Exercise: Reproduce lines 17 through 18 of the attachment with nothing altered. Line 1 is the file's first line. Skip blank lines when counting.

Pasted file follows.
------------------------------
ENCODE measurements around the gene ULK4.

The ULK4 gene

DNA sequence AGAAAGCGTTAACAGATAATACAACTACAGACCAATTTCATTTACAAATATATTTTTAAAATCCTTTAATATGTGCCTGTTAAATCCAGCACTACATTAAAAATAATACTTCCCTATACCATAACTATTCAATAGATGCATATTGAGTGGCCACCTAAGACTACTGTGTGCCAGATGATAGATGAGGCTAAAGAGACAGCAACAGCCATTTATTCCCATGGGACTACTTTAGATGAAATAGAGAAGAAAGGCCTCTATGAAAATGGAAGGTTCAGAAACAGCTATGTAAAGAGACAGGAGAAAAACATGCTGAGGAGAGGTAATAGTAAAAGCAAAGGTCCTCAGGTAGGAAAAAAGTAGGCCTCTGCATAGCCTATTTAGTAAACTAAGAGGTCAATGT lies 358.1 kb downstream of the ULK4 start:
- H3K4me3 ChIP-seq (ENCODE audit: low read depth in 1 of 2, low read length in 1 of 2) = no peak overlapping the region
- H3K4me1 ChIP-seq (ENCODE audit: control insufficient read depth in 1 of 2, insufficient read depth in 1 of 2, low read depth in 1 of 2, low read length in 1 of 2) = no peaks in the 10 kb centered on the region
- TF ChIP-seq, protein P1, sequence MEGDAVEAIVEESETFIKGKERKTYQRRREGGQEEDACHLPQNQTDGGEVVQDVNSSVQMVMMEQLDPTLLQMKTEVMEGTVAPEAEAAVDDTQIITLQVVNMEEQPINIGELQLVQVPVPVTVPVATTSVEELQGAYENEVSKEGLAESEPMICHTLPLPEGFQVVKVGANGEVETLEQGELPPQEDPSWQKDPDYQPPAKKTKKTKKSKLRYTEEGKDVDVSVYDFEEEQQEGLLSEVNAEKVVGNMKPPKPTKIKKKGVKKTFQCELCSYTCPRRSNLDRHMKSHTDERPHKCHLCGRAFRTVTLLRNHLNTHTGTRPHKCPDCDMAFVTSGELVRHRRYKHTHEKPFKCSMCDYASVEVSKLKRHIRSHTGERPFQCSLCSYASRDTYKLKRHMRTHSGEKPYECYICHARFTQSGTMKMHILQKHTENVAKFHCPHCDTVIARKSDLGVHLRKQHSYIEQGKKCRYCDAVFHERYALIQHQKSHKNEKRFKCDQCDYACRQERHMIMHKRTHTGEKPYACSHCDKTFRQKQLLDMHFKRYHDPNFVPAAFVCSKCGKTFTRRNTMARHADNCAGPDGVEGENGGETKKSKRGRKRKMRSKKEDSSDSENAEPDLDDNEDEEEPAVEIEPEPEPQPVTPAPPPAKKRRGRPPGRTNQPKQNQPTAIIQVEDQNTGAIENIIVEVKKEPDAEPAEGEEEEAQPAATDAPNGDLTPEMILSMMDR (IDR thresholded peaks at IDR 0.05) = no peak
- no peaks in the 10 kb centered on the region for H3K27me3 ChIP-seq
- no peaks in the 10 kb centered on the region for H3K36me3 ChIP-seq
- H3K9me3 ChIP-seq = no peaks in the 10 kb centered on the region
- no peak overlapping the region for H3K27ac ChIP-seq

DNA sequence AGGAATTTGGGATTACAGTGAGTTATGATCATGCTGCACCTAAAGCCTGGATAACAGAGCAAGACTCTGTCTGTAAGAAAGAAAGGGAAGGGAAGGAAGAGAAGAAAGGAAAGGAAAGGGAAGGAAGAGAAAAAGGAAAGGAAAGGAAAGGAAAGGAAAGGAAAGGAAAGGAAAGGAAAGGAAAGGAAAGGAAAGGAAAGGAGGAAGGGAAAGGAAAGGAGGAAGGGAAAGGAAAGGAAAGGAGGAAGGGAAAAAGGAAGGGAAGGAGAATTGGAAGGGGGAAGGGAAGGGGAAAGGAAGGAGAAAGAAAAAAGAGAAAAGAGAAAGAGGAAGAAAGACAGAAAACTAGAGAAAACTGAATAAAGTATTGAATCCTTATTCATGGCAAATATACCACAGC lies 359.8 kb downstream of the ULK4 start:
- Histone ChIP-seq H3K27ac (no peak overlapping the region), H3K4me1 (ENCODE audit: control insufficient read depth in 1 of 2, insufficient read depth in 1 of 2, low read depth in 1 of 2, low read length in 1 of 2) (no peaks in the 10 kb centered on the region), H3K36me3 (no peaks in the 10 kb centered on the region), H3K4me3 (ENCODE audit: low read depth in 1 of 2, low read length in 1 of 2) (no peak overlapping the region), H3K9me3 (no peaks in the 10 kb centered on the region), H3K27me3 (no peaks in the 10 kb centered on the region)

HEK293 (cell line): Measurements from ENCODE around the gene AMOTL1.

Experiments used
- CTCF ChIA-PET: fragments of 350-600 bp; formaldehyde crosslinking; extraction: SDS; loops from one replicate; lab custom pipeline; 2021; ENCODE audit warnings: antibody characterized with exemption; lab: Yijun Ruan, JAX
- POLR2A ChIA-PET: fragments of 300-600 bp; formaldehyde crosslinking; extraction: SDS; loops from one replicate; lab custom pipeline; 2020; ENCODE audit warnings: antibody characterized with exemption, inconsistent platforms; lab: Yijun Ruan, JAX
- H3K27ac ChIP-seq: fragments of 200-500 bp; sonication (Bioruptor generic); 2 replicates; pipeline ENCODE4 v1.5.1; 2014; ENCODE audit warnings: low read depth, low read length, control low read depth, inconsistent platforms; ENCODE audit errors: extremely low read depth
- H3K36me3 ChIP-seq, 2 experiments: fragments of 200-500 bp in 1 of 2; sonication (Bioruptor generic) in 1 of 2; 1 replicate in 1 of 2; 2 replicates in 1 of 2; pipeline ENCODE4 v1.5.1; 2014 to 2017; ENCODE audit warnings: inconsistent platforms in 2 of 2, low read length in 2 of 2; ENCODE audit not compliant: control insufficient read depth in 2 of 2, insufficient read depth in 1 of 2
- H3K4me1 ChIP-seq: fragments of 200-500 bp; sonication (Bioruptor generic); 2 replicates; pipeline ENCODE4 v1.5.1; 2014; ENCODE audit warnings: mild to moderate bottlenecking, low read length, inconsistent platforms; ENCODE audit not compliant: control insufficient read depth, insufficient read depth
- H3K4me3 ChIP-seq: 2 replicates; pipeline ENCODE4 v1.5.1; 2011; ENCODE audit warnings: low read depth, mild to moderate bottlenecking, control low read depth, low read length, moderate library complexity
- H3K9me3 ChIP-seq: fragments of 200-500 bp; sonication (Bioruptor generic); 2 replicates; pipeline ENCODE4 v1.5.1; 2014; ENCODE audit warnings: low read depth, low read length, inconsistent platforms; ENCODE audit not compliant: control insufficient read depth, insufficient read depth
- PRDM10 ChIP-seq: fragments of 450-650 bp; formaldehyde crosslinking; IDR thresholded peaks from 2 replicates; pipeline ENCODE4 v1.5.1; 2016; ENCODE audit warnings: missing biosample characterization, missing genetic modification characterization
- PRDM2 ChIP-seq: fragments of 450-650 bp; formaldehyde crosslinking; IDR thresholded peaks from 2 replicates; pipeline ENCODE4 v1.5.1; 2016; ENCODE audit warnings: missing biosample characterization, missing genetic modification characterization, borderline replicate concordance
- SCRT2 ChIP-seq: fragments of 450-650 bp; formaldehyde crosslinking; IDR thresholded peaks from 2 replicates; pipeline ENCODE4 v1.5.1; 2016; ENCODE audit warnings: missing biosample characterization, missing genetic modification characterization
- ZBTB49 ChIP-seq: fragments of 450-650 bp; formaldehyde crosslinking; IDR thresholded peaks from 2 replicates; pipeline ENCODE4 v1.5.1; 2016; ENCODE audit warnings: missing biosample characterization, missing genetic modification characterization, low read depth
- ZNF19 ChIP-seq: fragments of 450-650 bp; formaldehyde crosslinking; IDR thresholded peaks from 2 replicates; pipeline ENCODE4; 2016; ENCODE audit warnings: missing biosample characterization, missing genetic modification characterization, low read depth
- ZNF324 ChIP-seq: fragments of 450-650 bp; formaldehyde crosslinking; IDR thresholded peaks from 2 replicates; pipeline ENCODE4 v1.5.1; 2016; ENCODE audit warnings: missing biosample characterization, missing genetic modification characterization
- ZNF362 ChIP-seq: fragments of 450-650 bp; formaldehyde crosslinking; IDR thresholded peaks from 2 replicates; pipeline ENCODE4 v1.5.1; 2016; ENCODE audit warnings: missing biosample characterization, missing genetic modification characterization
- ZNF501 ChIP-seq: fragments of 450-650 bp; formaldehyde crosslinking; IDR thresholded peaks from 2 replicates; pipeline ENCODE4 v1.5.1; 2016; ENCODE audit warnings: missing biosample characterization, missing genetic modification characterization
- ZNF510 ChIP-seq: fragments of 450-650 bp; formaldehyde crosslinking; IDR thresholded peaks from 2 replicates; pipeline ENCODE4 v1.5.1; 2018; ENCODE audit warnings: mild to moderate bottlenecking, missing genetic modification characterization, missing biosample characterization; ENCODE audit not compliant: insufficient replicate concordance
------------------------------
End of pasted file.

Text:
- H3K27ac ChIP-seq: fragments of 200-500 bp; sonication (Bioruptor generic); 2 replicates; pipeline ENCODE4 v1.5.1; 2014; ENCODE audit warnings: low read depth, low read length, control low read depth, inconsistent platforms; ENCODE audit errors: extremely low read depth
- H3K36me3 ChIP-seq, 2 experiments: fragments of 200-500 bp in 1 of 2; sonication (Bioruptor generic) in 1 of 2; 1 replicate in 1 of 2; 2 replicates in 1 of 2; pipeline ENCODE4 v1.5.1; 2014 to 2017; ENCODE audit warnings: inconsistent platforms in 2 of 2, low read length in 2 of 2; ENCODE audit not compliant: control insufficient read depth in 2 of 2, insufficient read depth in 1 of 2